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THE WALL STREET JOURNAL ONLINE: Oil News Roundup: December 18, 2006 4:29 p.m.

Crude-oil futures fell to less than $63 a barrel on the New York Mercantile Exchange, as the benchmark contract for natural-gas futures dropped near a two-year low, in reaction to forecasts for warmer-than-average temperatures in the Eastern U.S. Here is Monday’s roundup of oil and energy news:

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NORWEGIAN CRUDE: Statoil ASA, Norway’s state-owned oil company, has agreed to buy the oil and natural-gas division of Norsk Hydro ASA for nearly $30 billion, in a deal that gives the company control of more than 70% of Norway’s petroleum output. The deal would create a European oil giant with a market capitalization estimated at more than $80 billion, The Wall Street Journal reports. That would be Europe’s fifth-largest oil company by market value, placing it behind European rivals Royal Dutch Shell, BP, Total and Eni.

MORE STRIFE IN NIGERIA: Militants seeking a greater share of oil revenues for their impoverished region detonated two car bombs nearly simultaneously in southern Nigeria, the latest in a series of attacks that have cut crude production in Africa’s oil giant by one quarter. A third attack was aborted because many civilians were nearby, according to the militant group claiming responsibility.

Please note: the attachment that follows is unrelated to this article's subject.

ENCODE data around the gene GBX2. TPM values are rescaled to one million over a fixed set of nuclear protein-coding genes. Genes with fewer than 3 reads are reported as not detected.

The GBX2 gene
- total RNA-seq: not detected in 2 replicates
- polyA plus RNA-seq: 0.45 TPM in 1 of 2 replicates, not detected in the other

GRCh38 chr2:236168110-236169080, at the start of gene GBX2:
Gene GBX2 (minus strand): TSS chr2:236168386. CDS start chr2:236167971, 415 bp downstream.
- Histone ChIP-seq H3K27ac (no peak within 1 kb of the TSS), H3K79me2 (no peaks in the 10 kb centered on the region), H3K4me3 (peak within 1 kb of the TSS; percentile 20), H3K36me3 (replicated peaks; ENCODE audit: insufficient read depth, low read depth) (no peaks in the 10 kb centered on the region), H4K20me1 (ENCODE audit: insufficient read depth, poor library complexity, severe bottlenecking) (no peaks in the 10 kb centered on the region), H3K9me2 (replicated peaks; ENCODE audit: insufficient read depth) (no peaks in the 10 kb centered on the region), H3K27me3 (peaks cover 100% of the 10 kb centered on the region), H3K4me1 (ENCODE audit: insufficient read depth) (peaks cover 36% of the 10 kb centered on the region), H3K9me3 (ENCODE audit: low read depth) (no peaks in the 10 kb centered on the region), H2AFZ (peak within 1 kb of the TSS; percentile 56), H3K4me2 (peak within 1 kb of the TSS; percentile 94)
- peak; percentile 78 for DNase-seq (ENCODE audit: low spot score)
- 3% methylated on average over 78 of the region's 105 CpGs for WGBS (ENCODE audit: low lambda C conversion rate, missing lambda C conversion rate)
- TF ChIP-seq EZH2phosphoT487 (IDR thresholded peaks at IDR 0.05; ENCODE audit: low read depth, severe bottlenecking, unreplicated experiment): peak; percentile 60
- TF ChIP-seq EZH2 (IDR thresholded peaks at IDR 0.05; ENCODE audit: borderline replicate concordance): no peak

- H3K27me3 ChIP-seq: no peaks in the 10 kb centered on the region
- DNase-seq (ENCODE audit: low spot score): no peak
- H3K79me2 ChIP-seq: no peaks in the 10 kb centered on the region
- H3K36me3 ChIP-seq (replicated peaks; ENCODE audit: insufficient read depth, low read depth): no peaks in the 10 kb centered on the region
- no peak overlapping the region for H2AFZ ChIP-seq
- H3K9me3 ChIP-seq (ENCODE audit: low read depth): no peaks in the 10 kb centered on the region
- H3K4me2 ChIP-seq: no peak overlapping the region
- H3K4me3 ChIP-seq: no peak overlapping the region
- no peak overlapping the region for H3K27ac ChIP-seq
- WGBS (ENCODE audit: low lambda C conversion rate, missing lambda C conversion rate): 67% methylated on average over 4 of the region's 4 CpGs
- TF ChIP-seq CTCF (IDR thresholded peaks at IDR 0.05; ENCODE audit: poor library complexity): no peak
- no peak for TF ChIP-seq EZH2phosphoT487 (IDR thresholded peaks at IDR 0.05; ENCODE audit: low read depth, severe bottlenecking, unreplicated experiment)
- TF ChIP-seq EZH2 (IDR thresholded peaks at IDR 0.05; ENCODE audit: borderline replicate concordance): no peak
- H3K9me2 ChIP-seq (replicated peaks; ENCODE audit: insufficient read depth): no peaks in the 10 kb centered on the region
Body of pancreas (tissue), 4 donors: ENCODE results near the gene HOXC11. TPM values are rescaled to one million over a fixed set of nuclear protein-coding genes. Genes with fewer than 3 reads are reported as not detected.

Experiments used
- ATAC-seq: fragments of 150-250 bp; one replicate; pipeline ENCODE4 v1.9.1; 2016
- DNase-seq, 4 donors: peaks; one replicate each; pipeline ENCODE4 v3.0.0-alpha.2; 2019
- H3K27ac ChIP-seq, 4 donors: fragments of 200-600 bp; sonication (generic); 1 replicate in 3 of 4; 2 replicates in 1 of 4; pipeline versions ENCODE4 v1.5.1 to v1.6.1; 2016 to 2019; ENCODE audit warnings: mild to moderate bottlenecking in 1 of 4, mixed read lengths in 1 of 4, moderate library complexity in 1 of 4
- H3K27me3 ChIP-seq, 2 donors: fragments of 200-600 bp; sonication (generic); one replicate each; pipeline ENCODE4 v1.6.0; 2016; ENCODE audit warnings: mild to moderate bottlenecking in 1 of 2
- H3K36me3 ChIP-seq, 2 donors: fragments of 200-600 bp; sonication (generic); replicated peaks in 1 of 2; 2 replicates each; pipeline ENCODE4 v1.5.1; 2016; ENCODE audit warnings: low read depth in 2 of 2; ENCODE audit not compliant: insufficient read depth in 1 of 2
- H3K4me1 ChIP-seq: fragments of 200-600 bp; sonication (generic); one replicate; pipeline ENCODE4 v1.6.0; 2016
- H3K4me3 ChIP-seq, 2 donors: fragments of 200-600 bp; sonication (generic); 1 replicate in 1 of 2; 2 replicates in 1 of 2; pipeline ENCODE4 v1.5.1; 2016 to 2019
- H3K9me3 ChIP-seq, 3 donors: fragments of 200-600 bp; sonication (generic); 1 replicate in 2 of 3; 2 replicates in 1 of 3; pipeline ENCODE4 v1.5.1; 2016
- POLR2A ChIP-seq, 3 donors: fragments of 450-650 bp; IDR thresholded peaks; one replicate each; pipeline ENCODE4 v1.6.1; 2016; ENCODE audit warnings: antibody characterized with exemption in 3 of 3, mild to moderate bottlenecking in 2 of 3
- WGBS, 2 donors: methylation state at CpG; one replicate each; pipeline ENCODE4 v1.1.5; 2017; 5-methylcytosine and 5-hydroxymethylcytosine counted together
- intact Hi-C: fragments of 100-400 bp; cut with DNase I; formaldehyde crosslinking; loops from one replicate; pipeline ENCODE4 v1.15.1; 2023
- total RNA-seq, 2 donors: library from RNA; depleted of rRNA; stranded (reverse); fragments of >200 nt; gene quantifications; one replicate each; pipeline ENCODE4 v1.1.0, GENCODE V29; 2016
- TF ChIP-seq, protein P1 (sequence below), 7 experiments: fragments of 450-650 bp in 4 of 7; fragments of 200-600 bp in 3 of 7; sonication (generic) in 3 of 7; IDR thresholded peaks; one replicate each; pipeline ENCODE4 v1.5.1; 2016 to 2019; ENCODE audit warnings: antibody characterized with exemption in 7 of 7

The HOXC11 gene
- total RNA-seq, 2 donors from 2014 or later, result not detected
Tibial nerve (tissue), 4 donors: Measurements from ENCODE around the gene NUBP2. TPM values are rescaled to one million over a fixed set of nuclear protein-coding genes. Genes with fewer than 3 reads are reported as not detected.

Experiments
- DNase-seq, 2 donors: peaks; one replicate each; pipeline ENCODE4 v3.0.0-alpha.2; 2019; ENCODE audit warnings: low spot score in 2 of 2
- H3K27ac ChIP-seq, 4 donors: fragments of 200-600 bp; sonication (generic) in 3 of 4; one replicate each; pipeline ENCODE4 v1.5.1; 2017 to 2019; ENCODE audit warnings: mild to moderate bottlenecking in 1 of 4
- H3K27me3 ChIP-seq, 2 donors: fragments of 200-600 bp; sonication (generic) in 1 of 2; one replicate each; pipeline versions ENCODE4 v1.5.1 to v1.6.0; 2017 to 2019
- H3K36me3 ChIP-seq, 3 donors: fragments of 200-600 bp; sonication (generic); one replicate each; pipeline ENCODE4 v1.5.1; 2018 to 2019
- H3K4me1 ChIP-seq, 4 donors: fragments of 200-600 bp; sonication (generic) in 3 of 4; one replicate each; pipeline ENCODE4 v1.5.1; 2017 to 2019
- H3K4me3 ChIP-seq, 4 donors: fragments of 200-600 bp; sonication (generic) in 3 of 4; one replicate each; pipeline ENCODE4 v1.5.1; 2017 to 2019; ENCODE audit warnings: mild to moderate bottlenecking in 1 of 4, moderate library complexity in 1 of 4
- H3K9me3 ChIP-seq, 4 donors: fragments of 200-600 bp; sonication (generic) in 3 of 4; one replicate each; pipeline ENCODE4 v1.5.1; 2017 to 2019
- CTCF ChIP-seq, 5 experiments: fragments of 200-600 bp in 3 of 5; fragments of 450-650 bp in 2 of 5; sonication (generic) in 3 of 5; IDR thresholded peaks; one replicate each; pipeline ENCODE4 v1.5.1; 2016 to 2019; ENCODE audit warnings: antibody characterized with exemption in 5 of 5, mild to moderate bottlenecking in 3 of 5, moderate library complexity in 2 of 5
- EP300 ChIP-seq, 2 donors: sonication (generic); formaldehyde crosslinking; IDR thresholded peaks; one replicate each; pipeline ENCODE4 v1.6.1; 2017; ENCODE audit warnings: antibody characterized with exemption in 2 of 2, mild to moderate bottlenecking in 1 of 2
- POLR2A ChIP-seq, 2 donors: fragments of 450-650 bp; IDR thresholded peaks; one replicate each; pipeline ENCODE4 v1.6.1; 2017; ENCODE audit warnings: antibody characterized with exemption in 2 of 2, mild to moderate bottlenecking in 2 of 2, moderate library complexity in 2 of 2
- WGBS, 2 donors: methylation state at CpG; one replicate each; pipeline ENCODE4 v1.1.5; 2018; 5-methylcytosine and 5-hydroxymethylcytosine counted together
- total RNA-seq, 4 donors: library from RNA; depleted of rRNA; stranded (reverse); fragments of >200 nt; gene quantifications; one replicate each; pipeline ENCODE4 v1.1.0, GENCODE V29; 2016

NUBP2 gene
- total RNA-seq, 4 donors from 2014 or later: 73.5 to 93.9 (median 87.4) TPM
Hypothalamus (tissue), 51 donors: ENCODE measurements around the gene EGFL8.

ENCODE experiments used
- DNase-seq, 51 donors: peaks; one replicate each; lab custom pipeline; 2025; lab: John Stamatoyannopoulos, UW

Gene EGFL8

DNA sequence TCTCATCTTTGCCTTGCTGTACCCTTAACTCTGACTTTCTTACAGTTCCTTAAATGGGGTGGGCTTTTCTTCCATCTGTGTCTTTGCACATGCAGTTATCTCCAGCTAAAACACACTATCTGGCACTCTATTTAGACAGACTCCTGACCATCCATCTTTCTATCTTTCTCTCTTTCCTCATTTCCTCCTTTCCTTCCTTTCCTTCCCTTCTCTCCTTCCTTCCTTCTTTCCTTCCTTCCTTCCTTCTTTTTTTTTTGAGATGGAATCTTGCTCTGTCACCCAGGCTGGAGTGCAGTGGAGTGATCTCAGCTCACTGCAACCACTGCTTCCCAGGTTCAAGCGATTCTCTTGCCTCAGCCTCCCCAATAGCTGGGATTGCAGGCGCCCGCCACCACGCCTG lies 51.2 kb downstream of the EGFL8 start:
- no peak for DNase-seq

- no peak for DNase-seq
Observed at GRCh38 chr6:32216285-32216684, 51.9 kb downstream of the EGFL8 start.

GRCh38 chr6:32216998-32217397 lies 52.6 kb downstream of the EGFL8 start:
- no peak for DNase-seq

•Looking to Africa for Oil: Though much of Africa is just as conflict-ridden as the Middle East, analysts say it is increasingly attractive because it’s one of a diminishing number of regions still welcoming foreign corporations, the Associated Press reports.

•FT Questions BP’s Safety Procedures: The Financial Times, in what it says is the result of a four-year probe (subscription required) into BP’s U.S. safety procedures that it says “raises serious questions about BP’s safety culture and its efforts to silence a steadily growing group of whistleblowers” and “tarnishes” BP’s “reputation.” BP tells the paper it stands by its overall safety record.

•Memo Blasts BP Leadership: An internal memorandum by Tony Hayward, BP’s chief executive for exploration and production, blasts the company’s leadership (subscription required) as being closed to suggestions from below, the FT reports.

•Tensions in Kirkuk: Tensions are high as the oil-rich northern Iraqi city of Kirkuk prepares for a referendum next year on whether it will be considered part of Iraq’s Kurdish region, according to U.S. News and World Report.

•Big Oil Find in India: India’s Reliance Industries has found a large oil reserve in the Krishna Godavari basin off India’s east coast, the India Times reports.

•Report: Plug-In Hybrids no Problem for Grid: Critics have long warned that a wave of plug-in hybrid cars would tax the U.S. electricity grid. A soon-to-be-released Energy Department study says they’re wrong, TheCarConnection.com reports.

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